Our security aspirations include the ability to pass information between security levels, and compartments within a security level, without human intervention, using increasingly automated tools to perform the security gatekeeping functions.
The lowest security level possible will always be the desired security environment. The infrastructure will allow access to data stores and communication networks at multiple levels of security from a single desktop, during a single session. Today's picture is far more pessimistic. Analysts will be able to extract selected data from one classification level and export it to a different classification level. The mechanisms that facilitate these capabilities will be unobtrusive to the work environment and convenient for the analyst.
NIMA will continue to protect data provided for national security use subject to established access restrictions, including classification, need-to-know, copyright, limited distribution, and other releasability constraints. The security infrastructure will protect access to data with minimal administrative overhead.
7. TRANSITION ISSUES
Achievement of our objectives, especially through insertion of technology, must consider todayís operational situation. We must accommodate ongoing production while mitigating those aspects of our business that impede and accentuating those aspects which enhance. Operational trades must be made in the context of near-term objectives and long-term capability. Technical trades should only be considered in light of the operational consequences.
Future DO production will be revolutionized by the adoption of the workgroup organizational construct and the shift to an "information-centric" maintenance environment from which both standard and tailored views will be derived to meet the customers information needs. Coalition building within virtual workgroups, to include NIMA analysts, customer support representatives, customers, co-producers, and contractors, will permit the DO to assume the readiness posture necessary for customer mission success. Universal access to data stores (NIMA and brokered), using web-based technology, will be the prevailing means by which customer requirements are satisfied. A robust connectivity, security, and data infrastructure will support the production and dissemination process. This robust infrastructure will link to a common desktop where all necessary tools will be available to permit "one stop shopping" for each NIMA analyst.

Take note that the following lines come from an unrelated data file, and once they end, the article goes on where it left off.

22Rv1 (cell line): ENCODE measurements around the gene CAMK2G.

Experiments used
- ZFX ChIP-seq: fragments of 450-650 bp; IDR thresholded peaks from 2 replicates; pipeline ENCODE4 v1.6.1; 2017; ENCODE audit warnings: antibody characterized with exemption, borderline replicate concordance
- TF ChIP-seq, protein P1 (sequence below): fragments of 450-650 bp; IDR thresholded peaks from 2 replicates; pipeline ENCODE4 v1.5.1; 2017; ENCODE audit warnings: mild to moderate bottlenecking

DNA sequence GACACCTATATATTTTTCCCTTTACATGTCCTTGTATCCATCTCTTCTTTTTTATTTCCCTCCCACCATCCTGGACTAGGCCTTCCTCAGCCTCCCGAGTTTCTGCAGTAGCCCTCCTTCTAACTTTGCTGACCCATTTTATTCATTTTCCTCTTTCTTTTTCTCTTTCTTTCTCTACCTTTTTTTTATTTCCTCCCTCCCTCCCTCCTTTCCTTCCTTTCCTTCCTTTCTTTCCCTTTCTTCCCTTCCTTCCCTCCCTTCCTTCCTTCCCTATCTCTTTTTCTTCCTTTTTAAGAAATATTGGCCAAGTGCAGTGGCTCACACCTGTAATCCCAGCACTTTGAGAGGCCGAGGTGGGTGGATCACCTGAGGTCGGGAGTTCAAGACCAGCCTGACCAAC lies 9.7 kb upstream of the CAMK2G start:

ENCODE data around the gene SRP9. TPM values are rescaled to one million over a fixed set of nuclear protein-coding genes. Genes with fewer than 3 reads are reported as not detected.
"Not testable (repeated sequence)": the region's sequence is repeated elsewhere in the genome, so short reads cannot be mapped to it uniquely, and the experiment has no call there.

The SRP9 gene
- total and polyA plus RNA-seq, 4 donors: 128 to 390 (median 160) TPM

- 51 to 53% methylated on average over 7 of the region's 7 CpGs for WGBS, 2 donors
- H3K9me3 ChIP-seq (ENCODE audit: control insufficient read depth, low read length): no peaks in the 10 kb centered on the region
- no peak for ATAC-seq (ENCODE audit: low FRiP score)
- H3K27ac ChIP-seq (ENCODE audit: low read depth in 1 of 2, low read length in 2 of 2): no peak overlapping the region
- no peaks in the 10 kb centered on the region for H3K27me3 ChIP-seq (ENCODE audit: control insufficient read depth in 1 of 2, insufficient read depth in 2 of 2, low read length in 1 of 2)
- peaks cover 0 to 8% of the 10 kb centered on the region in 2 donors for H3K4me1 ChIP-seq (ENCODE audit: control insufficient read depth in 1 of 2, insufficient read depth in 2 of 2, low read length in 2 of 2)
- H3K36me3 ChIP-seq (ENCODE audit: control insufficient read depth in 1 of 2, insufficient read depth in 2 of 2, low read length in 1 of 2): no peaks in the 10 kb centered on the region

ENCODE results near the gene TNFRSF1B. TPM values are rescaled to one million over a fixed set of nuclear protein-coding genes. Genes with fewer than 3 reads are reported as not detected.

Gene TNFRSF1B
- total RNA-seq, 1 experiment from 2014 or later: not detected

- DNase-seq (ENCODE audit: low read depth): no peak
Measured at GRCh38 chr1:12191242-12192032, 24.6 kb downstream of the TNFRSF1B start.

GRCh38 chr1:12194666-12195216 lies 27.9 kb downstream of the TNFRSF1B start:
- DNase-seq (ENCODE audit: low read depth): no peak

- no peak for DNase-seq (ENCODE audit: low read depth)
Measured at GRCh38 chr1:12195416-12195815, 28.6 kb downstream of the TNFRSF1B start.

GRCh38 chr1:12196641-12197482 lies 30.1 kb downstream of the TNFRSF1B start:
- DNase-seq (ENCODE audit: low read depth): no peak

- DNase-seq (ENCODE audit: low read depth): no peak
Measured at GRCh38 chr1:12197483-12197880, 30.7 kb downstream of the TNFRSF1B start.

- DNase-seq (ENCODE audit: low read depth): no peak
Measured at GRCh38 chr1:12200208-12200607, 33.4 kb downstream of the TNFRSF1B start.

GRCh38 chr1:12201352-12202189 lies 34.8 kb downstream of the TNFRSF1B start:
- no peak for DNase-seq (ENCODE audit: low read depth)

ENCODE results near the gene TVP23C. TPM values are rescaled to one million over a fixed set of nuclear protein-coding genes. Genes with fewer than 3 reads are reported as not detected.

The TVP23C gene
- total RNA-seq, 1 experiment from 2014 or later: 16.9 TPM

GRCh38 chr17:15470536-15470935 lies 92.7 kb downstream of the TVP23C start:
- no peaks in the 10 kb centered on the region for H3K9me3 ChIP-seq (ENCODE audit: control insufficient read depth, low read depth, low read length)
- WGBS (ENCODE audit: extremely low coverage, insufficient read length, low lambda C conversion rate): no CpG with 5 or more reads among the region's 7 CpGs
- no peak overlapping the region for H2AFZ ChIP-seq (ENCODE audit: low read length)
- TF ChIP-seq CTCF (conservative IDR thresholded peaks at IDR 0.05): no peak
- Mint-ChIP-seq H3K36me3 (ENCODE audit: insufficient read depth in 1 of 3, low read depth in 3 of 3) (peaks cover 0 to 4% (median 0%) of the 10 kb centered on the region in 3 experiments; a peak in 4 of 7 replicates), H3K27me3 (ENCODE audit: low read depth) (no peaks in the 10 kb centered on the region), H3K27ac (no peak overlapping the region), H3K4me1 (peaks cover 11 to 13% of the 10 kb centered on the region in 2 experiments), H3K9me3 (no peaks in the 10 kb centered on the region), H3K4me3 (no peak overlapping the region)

8.2 NEXT STEPS
The Vision document will be updated on a periodic basis to remain current with respect to changing technology, NIMA's changing mission, and changes in production strategies and processes (e.g., front-end processing, geopositioning, boxing). Continual analysis of performance metrics will allow the DO to measure its success in this environment of evolution and change. In that context, one key performance indicator outweighs all others: NIMA's customers' satisfaction with imagery and geospatial support to their mission readiness.
APPENDIX A: Scenario
The paragraphs below depict NIMA support to a military operation in the year 2003. The scenario describes the DO response to a growing crisis culminating in a retaliatory strike by the United States and coalition partners against Country X.
The United States, allied with three western countries, is planning a retaliatory strike against County X for supporting a terrorist incident. The Defense and Intelligence Communities have been at a heightened state of alert since the incident, and have already initiated additional collection and reporting on Country X and the terrorist groups it is sponsoring.
NIMA responds to the heightened state of alert by establishing a "virtual" workgroup. By the time NIMA is requested to support the retaliatory strike, the group already consists mainly of those members of the Country X workgroup already working that country but also includes analysts from the Terrorism Workgroup, the NIMA Operations Center, the St. Louis Mensuration Points Workgroup, the Pentagon Targeteers, and liaisons to the Defense Intelligence Agency (DIA) and Central Intelligence Agency (CIA) all-source offices responsible for Country X, as well as a synergistic support team to support the increase in information production. Universal access and the common desktop negate any need to reconfigure the physical workspace.